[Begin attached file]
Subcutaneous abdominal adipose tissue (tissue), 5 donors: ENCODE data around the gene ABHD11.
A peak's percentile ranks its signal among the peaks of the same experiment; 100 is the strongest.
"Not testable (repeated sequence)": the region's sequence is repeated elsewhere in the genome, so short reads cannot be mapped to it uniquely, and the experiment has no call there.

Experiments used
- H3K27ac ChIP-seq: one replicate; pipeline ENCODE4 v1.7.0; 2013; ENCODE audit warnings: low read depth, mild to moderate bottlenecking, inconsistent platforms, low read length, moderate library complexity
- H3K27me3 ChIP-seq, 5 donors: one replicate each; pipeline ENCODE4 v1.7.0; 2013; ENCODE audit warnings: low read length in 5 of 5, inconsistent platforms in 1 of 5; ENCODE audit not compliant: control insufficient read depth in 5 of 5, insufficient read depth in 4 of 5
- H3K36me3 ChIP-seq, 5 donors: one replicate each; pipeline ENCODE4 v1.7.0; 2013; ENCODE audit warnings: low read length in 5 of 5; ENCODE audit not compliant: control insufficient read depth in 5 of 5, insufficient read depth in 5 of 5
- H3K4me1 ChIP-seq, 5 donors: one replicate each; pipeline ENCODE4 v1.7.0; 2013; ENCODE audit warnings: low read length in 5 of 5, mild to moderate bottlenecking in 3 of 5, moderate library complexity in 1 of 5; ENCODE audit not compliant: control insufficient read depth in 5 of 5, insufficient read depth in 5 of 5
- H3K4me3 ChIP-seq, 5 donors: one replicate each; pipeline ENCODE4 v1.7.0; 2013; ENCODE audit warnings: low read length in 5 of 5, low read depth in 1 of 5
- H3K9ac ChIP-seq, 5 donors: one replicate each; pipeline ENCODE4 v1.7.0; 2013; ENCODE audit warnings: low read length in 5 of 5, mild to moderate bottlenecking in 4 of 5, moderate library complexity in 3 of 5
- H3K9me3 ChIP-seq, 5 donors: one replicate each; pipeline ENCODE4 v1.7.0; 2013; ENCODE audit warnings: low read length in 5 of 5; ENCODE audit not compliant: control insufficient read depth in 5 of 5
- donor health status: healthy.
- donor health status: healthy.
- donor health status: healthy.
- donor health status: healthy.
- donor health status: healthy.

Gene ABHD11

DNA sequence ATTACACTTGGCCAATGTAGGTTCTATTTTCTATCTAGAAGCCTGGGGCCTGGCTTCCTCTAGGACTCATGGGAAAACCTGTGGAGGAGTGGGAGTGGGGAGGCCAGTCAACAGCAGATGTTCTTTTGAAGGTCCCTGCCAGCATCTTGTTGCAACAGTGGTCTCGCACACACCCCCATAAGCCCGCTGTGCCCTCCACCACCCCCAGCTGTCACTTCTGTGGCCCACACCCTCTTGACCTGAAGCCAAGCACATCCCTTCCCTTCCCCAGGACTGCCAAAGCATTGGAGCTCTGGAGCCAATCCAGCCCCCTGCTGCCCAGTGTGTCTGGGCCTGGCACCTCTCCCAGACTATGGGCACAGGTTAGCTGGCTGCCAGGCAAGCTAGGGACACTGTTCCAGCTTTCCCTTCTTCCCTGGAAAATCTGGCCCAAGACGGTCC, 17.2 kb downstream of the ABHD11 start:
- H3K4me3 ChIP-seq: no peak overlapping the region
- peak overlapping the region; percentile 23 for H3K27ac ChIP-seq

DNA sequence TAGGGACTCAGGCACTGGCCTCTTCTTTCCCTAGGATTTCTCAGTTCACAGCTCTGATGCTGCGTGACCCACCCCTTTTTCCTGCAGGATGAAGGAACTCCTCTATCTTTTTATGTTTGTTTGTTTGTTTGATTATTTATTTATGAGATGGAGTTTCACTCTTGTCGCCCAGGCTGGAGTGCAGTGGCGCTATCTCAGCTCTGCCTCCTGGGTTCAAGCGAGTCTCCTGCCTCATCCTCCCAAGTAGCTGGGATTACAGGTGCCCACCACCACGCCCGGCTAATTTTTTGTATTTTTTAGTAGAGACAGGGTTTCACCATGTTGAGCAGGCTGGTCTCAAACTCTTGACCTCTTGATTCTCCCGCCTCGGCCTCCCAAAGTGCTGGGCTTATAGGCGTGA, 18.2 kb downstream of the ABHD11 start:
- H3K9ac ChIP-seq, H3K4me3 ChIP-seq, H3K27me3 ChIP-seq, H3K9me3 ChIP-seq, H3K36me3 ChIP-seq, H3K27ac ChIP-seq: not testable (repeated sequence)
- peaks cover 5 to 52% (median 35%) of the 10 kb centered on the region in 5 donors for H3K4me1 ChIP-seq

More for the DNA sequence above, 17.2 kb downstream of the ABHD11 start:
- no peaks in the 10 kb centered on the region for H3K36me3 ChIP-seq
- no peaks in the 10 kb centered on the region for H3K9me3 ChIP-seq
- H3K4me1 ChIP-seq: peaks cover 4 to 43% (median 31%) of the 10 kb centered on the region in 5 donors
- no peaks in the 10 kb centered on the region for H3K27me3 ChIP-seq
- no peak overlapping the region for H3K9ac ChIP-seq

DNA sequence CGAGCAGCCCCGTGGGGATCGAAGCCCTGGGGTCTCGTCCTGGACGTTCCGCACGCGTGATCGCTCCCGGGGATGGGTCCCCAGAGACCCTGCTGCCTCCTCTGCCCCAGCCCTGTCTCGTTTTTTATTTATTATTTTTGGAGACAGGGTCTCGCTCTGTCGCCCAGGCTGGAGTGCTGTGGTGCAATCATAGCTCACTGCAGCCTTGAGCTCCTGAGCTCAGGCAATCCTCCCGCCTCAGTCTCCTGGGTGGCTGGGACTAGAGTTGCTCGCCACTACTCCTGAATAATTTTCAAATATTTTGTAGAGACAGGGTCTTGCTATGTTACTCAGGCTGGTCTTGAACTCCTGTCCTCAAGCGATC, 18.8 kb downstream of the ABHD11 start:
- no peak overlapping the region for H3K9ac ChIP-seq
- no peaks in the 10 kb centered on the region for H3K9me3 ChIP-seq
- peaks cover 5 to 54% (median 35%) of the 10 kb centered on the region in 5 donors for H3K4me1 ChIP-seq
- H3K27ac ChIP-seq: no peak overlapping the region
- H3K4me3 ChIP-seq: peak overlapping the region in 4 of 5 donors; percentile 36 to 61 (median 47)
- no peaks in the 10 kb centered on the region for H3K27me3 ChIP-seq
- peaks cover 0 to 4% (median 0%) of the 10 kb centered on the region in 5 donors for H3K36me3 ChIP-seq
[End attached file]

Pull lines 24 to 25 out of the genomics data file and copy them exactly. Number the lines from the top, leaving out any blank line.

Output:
More for the DNA sequence above, 17.2 kb downstream of the ABHD11 start:
- no peaks in the 10 kb centered on the region for H3K36me3 ChIP-seq